Dromology is a new word for most of us, I expect; it certainly is for me (and Microsoft Word). Dromology resonates as an interesting way to describe changes in the manufacturing process due to technical and business innovation over the last few years, leading us towards Industry 4.0. It is easy to lose track of the many changes that are happening, as our experience of the compression of time and space has taken place over many years. Paradigm shifts that new technologies enable today should not be surprises if the trends and direction of business needs are understood. Best practices going forward should be based on achievable goals, edge towards expected future business needs, and be driven by the opportunities that technologies bring. Let’s look at dromology in the assembly factory today.
Digital Manufacturing Engineering
We started with what was once industrial engineering. For many, the earliest applications of computer system technology in manufacturing were related to electronic product design and the entry of data into manufacturing. Previously, data was created through reverse engineering, taking measurements and paper drawings to feed the need for automation. What took weeks, if not months, could now be done in days using computers.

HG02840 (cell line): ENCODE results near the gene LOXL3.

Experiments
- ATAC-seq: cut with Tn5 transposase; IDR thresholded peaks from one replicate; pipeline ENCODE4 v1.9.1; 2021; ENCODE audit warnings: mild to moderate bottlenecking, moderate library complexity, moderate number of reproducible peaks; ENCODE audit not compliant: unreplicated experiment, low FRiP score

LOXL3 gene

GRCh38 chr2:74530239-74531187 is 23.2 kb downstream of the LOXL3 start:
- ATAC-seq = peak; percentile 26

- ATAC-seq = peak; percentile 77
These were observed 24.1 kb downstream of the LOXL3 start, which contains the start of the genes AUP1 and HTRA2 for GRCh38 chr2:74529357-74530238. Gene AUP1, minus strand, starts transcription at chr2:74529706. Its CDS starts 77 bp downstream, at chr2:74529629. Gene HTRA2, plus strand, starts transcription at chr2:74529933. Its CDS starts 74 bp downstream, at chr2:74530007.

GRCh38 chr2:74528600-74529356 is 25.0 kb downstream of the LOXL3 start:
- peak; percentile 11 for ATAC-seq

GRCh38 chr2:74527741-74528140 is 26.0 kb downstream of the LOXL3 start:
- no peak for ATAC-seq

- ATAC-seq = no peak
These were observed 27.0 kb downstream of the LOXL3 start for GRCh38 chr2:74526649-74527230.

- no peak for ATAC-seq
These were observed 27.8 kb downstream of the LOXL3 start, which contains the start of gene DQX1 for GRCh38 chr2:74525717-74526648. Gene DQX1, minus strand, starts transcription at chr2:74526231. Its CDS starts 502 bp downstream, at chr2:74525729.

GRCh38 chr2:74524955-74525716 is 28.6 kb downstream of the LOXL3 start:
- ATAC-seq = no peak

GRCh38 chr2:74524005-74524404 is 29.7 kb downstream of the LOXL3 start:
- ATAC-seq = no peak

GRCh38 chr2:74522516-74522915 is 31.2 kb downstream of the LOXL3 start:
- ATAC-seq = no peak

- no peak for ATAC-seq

Though the use of engineering systems helped, it was not enough to change the paradigm. Production configurations continued to be defined and decided by engineering and driven through the singular assignment of product to line configuration. Best practices today, enabled by digital manufacturing engineering tools, have broken through to support the business need for flexibility, allowing products to be made on any configuration whenever needed as determined by the capability to deliver closest-to-completion requirements.
To read this entire column, which appeared in the November 2019 issue of SMT007 Magazine, click here.